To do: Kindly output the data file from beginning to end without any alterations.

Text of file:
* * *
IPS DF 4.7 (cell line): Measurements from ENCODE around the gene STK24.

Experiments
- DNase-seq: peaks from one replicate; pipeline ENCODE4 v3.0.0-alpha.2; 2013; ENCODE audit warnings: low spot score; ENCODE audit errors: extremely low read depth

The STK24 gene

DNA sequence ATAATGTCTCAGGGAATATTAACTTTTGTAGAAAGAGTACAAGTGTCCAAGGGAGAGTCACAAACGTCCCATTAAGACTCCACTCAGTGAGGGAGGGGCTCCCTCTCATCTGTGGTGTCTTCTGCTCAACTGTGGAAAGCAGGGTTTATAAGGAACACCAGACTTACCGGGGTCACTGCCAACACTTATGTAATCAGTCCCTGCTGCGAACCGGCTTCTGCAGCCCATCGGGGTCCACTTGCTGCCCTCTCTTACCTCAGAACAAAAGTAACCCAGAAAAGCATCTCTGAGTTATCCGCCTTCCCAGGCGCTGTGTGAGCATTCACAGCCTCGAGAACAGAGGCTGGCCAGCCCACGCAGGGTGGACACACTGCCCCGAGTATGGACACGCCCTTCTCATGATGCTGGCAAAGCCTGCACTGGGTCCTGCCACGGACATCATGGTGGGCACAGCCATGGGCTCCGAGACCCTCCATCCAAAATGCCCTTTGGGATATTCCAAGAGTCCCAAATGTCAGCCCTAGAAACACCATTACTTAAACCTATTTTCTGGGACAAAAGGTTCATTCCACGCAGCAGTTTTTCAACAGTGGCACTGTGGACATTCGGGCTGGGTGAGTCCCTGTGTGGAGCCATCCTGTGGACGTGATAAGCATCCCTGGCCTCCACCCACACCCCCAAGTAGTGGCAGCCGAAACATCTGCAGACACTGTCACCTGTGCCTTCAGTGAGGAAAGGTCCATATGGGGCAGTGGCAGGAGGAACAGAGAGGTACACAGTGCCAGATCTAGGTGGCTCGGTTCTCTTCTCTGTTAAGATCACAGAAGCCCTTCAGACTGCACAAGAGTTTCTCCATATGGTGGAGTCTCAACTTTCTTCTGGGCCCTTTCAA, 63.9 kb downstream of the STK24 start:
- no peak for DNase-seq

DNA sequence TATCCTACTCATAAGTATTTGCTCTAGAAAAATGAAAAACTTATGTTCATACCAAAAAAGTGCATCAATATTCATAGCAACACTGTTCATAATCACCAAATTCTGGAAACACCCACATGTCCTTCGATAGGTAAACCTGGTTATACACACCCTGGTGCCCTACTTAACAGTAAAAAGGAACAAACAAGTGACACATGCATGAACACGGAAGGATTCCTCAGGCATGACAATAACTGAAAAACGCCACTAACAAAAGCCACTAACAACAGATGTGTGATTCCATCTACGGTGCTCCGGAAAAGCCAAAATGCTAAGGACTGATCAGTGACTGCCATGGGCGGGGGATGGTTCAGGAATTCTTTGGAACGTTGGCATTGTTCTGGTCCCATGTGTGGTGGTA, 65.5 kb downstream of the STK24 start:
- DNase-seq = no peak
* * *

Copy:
IPS DF 4.7 (cell line): Measurements from ENCODE around the gene STK24.

Experiments
- DNase-seq: peaks from one replicate; pipeline ENCODE4 v3.0.0-alpha.2; 2013; ENCODE audit warnings: low spot score; ENCODE audit errors: extremely low read depth

The STK24 gene

DNA sequence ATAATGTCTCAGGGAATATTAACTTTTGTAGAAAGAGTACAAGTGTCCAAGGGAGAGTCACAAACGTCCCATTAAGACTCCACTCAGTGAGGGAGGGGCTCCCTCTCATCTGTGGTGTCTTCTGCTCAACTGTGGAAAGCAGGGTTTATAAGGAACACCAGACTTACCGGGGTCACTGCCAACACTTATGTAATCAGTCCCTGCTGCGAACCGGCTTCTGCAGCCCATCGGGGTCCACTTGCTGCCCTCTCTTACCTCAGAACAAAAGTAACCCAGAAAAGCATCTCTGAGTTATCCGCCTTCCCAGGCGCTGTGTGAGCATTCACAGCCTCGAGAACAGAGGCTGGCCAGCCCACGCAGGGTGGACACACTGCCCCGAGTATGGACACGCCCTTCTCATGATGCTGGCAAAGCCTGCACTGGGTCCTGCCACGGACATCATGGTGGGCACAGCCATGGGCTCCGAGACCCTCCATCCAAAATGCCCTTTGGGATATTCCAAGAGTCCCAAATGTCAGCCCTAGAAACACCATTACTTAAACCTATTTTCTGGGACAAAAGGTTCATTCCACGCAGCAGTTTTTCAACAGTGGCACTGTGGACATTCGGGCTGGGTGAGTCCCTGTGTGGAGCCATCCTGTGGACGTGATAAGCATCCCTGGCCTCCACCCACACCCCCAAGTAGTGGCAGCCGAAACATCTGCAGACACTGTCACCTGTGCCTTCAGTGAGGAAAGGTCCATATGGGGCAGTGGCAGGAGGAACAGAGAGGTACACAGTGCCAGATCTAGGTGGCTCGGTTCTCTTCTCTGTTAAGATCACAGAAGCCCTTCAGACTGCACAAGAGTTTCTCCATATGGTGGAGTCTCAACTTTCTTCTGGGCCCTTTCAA, 63.9 kb downstream of the STK24 start:
- no peak for DNase-seq

DNA sequence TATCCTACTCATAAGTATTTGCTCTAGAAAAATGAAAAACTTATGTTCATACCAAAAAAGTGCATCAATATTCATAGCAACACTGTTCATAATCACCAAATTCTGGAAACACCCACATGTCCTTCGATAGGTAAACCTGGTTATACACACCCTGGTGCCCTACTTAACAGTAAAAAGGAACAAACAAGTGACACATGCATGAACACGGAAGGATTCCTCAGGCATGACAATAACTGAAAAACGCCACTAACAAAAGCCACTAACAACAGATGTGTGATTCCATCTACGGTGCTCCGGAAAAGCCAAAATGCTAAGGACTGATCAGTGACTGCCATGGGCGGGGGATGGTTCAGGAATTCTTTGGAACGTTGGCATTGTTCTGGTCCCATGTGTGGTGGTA, 65.5 kb downstream of the STK24 start:
- DNase-seq = no peak